By doing some home renovation, you can save labor costs. But primarily, you need some tools to renovate. And the best tool for small renovations is a brad nailer. Brad nailers help to get a small renovation without a carpenter. Moreover, its small and almost invisible hole gives you a better finishing.
If you love crafting tiny wooden objects, then a brad nailer is the best option for you. That is because thin nails protect small wooden pieces from splitting. Plus, when you craft, using a brad nailer can save both your time and energy.
Can I Use a Brad Nailer for Baseboards?
Though brad nails have small heads and little holding power, you can use a brad nailer for your baseboard. But ensure that your baseboard is only half an inch in width. As the baseboard needs to be attached to the drywall surface, it is somehow troublesome to hold the baseboard to the wall. Hence, 18GA gauge brad nailers are good enough to hold half-inch baseboard trims.
Can I Build Furniture with Brad Nailer?
When it comes to the question of constructing furniture, I would say “No.” You cannot build a piece of furniture with a brad nailer. As it has little holding power, it cannot hold two heavy wood pieces. Nevertheless, you can use it for adding final details.
And if you need trimming and attaching small pieces of wood, you can use this marvelous tool. The little head of the brad nailer causes a tiny hole and lessens the chances of using putty. This delicate finishing provides you with a professional look.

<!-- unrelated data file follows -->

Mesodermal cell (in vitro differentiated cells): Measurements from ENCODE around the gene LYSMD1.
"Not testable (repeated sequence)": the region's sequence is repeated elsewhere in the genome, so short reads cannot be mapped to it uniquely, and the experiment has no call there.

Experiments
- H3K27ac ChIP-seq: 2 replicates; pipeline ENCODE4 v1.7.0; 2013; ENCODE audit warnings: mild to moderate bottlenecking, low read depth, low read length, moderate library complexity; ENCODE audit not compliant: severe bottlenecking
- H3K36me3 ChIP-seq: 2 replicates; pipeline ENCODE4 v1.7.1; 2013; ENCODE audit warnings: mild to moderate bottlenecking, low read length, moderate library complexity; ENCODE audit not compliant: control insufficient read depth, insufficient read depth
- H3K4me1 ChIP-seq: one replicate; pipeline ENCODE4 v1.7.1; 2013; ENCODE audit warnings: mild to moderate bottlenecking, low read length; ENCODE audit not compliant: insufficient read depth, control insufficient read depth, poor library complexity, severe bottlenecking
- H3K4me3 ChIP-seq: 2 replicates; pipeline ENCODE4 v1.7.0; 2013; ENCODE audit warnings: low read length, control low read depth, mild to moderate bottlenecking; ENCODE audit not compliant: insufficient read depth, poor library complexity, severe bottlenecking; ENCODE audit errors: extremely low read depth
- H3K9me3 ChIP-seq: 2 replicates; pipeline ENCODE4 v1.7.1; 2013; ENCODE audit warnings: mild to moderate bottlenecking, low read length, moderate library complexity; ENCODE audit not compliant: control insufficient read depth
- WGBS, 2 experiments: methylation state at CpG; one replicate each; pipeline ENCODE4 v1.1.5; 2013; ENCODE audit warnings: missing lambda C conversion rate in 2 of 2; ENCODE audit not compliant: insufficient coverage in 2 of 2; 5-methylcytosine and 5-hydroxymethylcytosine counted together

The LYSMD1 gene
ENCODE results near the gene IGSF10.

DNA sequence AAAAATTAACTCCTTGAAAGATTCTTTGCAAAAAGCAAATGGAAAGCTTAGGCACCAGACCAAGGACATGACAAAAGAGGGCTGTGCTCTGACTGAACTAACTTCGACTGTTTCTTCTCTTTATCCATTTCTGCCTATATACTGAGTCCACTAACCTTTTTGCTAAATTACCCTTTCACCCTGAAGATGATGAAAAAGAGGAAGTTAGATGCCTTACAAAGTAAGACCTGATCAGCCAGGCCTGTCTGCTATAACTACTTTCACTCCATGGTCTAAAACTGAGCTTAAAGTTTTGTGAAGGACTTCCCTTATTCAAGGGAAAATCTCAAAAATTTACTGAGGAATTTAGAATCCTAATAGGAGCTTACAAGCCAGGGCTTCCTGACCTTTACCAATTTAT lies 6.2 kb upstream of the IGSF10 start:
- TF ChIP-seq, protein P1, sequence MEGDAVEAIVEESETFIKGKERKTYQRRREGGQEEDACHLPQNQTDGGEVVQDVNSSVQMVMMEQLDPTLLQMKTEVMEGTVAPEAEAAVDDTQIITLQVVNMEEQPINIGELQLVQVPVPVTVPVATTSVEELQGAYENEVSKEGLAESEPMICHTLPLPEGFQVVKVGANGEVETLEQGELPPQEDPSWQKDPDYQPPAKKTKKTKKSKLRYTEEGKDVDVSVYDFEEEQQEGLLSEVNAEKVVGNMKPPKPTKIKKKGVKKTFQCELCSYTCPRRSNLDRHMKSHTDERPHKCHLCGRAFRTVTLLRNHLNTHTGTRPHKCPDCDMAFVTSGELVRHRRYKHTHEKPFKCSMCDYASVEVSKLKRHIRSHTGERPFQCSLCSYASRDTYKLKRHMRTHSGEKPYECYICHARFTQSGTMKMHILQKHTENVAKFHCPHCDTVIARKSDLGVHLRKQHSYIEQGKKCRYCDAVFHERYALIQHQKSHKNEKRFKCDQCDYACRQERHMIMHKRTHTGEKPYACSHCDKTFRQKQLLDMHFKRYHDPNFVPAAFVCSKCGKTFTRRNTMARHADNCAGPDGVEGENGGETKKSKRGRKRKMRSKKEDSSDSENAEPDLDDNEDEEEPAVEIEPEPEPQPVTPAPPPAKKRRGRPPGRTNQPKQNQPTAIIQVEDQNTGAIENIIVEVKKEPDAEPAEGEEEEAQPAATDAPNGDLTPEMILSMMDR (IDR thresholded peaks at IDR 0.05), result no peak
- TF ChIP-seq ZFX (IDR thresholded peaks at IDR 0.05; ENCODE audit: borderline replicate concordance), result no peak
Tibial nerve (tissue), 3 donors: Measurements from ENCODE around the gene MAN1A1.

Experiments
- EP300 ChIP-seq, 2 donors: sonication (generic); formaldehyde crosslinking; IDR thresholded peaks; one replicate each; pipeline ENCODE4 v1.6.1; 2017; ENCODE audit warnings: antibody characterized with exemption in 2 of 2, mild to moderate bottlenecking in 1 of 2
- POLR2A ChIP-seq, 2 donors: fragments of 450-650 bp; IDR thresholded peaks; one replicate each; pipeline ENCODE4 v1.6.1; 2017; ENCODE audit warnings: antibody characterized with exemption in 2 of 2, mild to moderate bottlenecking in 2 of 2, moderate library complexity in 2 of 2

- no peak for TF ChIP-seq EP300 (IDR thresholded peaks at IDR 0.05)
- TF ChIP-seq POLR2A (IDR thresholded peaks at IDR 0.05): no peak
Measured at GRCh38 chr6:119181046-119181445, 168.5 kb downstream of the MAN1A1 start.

Is It Better to Nail or Screw Plywood?
Plywood is made of multiple layers of thin wood with layers attached with strong adhesive. So, when it is a question of using a nail or screw, I would suggest a screw. Screws are suitable for soft layers of plywood, as they get in with less effort. And even when it comes to withdrawing the screw, it is easier than a nail. On the contrary, brads cannot hold broad wood pieces.
Frequently Asked Question
1. Does brad nailer need glue to attach?
A brad nailer shoots nails with a heavy force. Though brads might be thin and a bit too weak to hold heavy wood, they are better for attaching small pieces. And there is no need for extra adhesive in most cases. The nails have glue on them. While shooting, the cohesive force melts its glue and sets immediately.
2. Can I use a brad nailer for drywall?
In a word, you cannot use brad nails in the drywall for hanging something. The thin heads of brad nails are nearly inexistent. Besides, the nail head is not strong enough to hold large picture frames on the wall. Therefore, there remains no scope for using a brad nailer for drywall.
3. Can I use a hammer for brad’s nails?
As I stated before, brad’s nails have a small and thin head that can get damaged from the extra force. While hammering, excessive force may split the slender wooden piece into two.
There is nothing compatible with a brad nailer that attaches to a piece of wooden material. Thin nails have low holding capacity yet help to protect the slender piece of wood from splitting. Anyways, while choosing a brad nailer, you must keep the thickness of the nailing material in mind.